When will they come back?

Unlike all the other questions, this one carried with it in no uncertain form a verifiable awareness. The machines knew that their masters had been gone for a great length of time. More unnerving still, the machines did not seem at all content with their lot as simple caretakers. While no log of such a thought had been made, such a disdain for being left alone was rather evident to the Ancient One after his revival. The various machines that flooded the corridors, from the smallest scarab to the massive Tomb Stalkers, would stop whatever they had been doing to watch him traverse a given expanse of corridor they could see and would not move again until he was nearly out of sight.

When he had gleaned all that the massive database had to offer, the Phaeron made the choice to lock the archives to all eyes but his own. At first he had thought to wipe the slate clean and reset the many Canoptek creatures to their original states. Such a thought at first seemed the most logical, after all none of them had been intended to be anything resembling sentient. But as he mulled it over, the Ancient One began to find flaws in his logic. Just because his people hadn’t intended the servants of the Tomb World to reach such a state of mind it didn’t mean that such a thing was an abomination.

Indeed, in the weeks that he spent alone in the catacombs, the fact that the various servant machines could respond in even the most rudimentary fashion to his inquiries and desires reinforced the possibility that such a development might well be a boon. During the War in Heaven, it took vast amounts of mental effort to keep the hordes of machines on task, even more so than it did to keep the various Warriors and other less cognisant of the Necron horde from running completely astray. Such assertions of will were both draining and at time counter-productive in the grand scheme. Many a Lord and Overlord within his small dynasty suffered a complete logic breakdown trying to keep their forces from running amok. This new awareness of the Canoptek creatures might well signal a transformation of tactics and methodologies should they come into conflict with an ancient foe, or others of Necrontyr descent who had in times before attempted to usurp and absorb the Ancient One’s small but robust dynasty.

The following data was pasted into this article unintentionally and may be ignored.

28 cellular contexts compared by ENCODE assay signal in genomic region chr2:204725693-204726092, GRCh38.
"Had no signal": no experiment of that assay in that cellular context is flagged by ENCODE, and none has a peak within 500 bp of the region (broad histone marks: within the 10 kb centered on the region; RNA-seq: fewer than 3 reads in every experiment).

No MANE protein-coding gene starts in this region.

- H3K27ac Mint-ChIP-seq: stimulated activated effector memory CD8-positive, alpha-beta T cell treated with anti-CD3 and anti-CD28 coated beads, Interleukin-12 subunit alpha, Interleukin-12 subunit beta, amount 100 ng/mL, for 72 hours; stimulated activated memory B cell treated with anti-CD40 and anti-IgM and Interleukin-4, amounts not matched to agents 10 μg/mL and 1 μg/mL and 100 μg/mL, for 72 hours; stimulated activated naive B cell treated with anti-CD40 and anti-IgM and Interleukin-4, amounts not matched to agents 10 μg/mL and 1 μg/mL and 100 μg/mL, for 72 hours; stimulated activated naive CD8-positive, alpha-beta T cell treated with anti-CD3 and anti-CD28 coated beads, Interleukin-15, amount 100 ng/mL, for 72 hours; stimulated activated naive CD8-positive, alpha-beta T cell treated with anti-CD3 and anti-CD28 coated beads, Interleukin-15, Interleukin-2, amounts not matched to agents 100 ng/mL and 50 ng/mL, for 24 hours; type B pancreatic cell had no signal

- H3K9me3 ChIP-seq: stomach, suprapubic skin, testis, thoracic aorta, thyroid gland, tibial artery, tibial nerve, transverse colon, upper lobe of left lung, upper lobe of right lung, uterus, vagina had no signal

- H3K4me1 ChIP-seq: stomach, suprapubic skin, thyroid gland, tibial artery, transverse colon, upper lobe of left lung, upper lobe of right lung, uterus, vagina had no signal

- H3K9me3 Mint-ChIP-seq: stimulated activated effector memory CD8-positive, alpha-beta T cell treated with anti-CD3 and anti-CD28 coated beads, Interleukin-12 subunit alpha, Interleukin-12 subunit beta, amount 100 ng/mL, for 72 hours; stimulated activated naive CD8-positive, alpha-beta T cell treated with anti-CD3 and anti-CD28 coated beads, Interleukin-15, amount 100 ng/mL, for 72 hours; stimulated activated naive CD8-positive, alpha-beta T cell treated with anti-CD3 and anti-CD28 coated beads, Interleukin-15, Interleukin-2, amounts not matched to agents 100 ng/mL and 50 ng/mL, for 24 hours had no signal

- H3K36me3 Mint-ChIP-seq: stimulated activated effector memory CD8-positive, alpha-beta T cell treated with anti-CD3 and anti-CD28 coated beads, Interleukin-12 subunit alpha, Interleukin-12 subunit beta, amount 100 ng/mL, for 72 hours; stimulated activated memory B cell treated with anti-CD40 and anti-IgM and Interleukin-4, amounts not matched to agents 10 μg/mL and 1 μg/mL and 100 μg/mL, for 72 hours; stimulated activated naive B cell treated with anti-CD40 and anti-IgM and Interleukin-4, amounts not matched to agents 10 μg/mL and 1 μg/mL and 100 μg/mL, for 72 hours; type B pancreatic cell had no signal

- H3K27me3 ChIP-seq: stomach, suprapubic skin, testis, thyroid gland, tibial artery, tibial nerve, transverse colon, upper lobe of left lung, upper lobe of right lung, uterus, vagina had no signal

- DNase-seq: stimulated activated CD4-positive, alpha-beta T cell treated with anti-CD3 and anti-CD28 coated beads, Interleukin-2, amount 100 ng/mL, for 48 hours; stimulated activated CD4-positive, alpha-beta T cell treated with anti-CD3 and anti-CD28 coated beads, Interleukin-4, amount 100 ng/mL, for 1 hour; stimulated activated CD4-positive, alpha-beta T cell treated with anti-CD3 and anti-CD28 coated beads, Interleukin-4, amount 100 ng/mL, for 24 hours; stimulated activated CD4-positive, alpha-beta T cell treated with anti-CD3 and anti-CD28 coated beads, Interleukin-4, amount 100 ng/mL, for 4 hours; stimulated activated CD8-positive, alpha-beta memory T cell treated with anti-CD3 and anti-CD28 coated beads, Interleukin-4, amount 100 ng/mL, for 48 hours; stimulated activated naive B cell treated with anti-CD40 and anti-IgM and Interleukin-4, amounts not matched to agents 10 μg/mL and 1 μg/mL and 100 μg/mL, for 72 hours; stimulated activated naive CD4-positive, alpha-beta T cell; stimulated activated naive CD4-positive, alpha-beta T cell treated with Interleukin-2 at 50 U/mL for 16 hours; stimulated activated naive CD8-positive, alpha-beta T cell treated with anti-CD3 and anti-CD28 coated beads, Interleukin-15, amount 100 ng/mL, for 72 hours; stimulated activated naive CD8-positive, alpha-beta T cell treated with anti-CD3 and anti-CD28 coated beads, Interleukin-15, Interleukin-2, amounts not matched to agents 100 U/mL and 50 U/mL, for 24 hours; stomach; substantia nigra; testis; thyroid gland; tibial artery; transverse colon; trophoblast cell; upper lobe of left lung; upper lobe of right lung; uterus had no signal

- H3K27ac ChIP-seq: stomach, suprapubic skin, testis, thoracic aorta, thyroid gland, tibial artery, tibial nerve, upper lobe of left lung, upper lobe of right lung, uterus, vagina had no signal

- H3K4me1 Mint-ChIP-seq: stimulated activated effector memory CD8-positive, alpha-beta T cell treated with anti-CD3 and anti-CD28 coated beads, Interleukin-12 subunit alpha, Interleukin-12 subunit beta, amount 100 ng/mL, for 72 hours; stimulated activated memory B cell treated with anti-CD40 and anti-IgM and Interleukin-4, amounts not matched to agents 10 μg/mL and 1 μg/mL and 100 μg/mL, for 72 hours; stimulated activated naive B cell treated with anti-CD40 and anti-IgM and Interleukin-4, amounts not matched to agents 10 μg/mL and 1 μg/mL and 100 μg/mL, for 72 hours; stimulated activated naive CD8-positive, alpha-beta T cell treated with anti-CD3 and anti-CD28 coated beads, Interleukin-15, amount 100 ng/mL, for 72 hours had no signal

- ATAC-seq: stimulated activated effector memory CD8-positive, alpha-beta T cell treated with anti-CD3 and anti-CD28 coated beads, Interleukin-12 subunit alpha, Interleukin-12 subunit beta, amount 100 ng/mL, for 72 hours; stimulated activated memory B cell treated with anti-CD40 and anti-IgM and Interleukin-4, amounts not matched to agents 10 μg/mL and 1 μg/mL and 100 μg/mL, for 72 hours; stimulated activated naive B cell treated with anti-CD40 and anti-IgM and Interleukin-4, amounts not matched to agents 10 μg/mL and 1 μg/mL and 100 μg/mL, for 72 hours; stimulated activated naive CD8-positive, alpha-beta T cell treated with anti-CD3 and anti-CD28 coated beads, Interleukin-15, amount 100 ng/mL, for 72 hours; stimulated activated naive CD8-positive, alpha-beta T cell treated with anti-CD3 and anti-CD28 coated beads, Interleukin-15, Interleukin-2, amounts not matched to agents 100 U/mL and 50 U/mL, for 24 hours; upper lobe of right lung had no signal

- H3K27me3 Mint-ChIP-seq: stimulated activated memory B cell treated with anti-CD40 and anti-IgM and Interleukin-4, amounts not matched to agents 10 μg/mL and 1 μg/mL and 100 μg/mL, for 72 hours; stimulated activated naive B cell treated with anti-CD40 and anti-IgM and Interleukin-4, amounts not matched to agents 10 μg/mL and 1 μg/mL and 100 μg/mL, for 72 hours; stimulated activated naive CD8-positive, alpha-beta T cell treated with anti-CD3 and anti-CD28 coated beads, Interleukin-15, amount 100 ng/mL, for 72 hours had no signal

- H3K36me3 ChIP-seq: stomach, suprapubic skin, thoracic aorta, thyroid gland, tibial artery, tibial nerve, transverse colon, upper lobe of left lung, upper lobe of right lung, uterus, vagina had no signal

Finally, after assuring himself that all had been made ready, the Phaeron ordered the servants of the Tomb World to begin the revivification process that would bring the silent and dead world back to the mockery of life that was given to the Necron people. Each scarab scrambled about in an almost joyous dance as they scurried about to heed the Phaeron’s command. Each Wraith slithered through the corridors ensuring that each sarcophagus was connected to the power grid that would soon rouse the slumbering masses. Every Spyder made ready to spawn yet more scarabs should something transpire unexpectedly and support was needed. Each of the many Tomb Stalkers that once stood guardian over the lifeless passageways now stood upon the surface of the world, ready to meet anyone who might attempt to lay siege to the planet as their masters slowly regained consciousness. And then the generators came online...

The thunderous pulsating of energies through the once dormant power nodes gave new life to the dead planet. The blinding glow of fluorescent greens throughout the vast complex transformed the desolate tombs into something akin to a living thing. The pulsating energy running through the nodes reminded the Ancient One of the heartbeat he had once felt resonating in his chest. Such thoughts had long sat dormant in the Phaeron’s mind and it was almost too much to bare... Almost. As the many display globes began to register movement and reports from the many Canoptek machines began to flood in, the Ancient One abandoned such trivial considerations to focus on what was far more important... the restoration of his people.

At first, the restoration efforts proceeded as smoothly as had been projected. The various Necrons of differing forms and functions began to emerge from their crypts and sarcophagi. The ancient machines of war began to hum to life and buzz with renewed eagerness to resume their ancient works. Everything was going according to design... until the Warriors began to awaken...

Last edited by jonileth; 03-31-13 at 01:58 AM. Reason: Formatting Error Correction
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post #4 of 4 (permalink) Old 05-08-13, 06:37 AM
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I have been meaning to leave a comment on this story for awhile now and have been rather absentminded. I wanted to say that I really like the story and the idea of the canoptek constructs "evolving" a form of sentience. The the descriptions of the tomb world and the necron tech are good and I feel draws the reader in. I hope that you continue the story and look forward to more!